If sex looms large in Parry’s life then so, too, do drugs and rock ’n’ roll. At Glastonbury, while promoting his new film, he tweeted: “Right now, I just want to give a big shout out to Thom Yorke and Albert Hofmann. Bless you both xx.” Yorke is the frontman of the band Radiohead; Hofmann the “inventor” of LSD.

Was Parry stoned? “I can see where this interview is going,” he says, looking momentarily alarmed. “When it comes to hallucinogens we’ve done a very good job of putting them in the same bracket as all the other illicit material and substances, and there’s a reason for that because clearly they’re potent.

“But I’ve found, and still do find, them to be very beneficial in my own understanding of the world and, especially, my relationship with nature. I look forward to a time when we can see those things through a less fearful prism because the experiences I’ve had doing those things have been incredibly positive.”

By “those things” he refers specifically – though not exclusively one suspects – to ayahuasca and iboga, the jungle potion and plant that he took while on his travels. Does he really advocate them as a force for good?

“I’ve done ayahuasca a number of times and without question they’ve been some of the most potent, healing and enlightening experiences of my life. They’ve never been pleasant, and I’ve always gone through a very difficult time taking them, but afterwards there is this most extraordinary, beautiful sensation of being humbled.”

Humbled… and changed, perhaps? “Oh my God, I’ve had so many dramatic changes as a result. I’ve reconnected with my family in a deeper way. I hadn’t become estranged from them but I hadn’t paid them enough attention. And also with girlfriends. I remember causing all sorts of pain and convincing myself it wasn’t my responsibility but then being able to go back and say, ‘Look I’m aware it was me that did that and I’m really sorry.’”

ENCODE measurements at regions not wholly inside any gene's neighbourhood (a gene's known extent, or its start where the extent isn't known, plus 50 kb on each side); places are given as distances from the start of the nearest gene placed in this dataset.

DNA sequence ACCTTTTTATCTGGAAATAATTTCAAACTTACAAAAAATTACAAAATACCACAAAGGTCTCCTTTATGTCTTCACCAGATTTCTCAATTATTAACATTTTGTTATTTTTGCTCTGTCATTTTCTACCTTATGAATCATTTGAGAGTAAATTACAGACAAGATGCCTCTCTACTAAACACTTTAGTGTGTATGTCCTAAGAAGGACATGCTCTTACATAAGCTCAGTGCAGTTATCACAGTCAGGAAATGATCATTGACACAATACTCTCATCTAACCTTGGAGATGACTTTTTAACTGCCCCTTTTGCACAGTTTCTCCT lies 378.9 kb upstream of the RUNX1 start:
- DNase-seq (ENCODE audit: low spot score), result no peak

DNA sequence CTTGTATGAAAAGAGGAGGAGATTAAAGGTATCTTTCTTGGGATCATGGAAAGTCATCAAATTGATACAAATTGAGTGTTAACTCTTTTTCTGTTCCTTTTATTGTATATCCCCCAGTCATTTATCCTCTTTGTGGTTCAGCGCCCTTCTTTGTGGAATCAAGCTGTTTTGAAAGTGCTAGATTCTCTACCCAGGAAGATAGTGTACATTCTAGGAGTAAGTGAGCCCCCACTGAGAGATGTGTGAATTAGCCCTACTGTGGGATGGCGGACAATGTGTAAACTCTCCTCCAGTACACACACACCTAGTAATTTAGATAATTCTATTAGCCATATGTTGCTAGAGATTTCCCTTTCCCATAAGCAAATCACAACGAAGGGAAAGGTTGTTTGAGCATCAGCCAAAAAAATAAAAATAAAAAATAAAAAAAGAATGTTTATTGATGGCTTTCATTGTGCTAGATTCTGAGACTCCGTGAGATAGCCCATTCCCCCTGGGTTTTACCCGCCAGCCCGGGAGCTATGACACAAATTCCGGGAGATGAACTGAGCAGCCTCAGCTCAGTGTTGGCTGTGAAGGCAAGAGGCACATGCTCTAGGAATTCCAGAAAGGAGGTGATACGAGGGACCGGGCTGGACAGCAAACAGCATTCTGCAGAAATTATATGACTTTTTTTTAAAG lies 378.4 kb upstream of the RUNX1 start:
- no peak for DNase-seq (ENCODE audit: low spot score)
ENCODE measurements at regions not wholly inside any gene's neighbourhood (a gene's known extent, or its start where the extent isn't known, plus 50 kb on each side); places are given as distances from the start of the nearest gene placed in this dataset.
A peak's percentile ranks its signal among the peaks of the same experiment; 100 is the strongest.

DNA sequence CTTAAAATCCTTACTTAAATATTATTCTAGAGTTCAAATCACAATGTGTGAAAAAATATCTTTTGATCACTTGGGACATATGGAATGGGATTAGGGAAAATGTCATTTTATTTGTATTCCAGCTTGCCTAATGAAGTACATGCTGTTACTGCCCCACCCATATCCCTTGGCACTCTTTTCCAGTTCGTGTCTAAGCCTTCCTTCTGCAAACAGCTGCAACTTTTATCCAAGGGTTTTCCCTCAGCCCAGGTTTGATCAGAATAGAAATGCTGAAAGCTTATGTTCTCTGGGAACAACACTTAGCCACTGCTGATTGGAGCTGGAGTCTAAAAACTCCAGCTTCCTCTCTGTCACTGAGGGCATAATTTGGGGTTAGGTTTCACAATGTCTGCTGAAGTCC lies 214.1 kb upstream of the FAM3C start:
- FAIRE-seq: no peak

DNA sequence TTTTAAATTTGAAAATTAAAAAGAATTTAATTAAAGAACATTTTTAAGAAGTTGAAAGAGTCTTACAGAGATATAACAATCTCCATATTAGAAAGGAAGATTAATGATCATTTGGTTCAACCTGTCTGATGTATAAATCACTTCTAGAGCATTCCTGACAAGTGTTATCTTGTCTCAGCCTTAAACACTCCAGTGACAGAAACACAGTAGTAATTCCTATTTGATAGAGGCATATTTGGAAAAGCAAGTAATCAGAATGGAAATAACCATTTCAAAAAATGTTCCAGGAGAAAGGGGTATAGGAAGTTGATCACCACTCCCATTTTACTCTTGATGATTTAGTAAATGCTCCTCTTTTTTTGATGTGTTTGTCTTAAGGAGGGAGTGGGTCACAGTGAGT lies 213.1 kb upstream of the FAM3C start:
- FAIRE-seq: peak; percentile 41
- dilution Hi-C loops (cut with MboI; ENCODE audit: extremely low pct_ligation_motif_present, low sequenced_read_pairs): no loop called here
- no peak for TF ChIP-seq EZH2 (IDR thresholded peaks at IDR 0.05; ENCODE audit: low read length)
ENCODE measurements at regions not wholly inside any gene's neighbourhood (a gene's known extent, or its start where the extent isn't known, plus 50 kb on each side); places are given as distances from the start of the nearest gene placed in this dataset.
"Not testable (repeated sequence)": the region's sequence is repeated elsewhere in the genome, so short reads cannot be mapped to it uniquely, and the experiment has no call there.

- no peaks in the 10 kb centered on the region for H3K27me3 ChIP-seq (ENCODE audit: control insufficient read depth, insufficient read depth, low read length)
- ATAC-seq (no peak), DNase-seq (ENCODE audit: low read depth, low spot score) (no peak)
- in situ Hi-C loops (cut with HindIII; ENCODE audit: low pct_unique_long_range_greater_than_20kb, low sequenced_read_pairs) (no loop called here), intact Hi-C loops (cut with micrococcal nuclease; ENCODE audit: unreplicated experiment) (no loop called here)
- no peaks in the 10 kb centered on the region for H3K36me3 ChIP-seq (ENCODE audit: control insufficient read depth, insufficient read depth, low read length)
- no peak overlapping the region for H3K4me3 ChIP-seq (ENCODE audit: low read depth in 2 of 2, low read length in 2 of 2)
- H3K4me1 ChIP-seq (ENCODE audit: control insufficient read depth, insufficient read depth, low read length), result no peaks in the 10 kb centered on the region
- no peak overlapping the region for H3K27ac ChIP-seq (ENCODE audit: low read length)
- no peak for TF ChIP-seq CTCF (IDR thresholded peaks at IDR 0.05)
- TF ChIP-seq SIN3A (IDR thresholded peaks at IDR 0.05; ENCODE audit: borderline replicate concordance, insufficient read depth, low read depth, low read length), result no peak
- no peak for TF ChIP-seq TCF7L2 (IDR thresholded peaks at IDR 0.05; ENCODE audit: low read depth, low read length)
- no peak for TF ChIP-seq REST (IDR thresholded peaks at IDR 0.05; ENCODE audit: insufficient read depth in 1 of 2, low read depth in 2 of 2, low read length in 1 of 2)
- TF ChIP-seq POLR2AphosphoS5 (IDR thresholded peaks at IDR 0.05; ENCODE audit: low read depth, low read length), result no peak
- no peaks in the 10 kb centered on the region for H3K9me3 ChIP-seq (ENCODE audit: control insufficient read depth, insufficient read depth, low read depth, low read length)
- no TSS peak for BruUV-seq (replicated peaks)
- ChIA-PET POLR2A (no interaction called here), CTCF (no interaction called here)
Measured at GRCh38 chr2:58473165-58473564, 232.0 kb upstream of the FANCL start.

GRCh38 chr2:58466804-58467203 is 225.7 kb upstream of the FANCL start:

Parry now has a new partner and has moved back to the UK. He is currently looking to buy some land in an isolated part of the country to start a new community with half a dozen willing families. You sense he’s trying to make a connection with the tribes from Borneo and the Amazon rainforest that feature in Tawai, which he spent the last four years making and is released in selected cinemas from Friday 22 September.

“I think the overriding invitation from the film is for us to think more deeply about where we’re at and how we’re going to create a future for our children – or not destroy a future for our children.”

Are children part of his future plans? “Not until I’m in a community. I’m very much married to this process. You hear it again and again, but it really does take a community to raise a child.”

A community without hierarchy? “I would love to explore what it’s really like to be in an egalitarian society where we see ourselves as part of nature and not above it. I do think it will be a difficult journey, but the other side of it is something incredibly beautiful and that’s why I’m willing to do it. As far as how that might be replicated around the country, that’s not for me to speculate.

“Even if it’s just shifting the awareness about what it is that makes us happy, and people asking, ‘So, here’s the guy that gave up the most amazing job we’d all die for, to live in a tent in a muddy field in Wales – but look, he’s laughing every day and he tells us he’s having a good time. Maybe he is, maybe he isn’t, but he’s doing it because he genuinely believes in it.’”

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Tawai: a Voice from the Past is released in select cinemas from Friday 22 September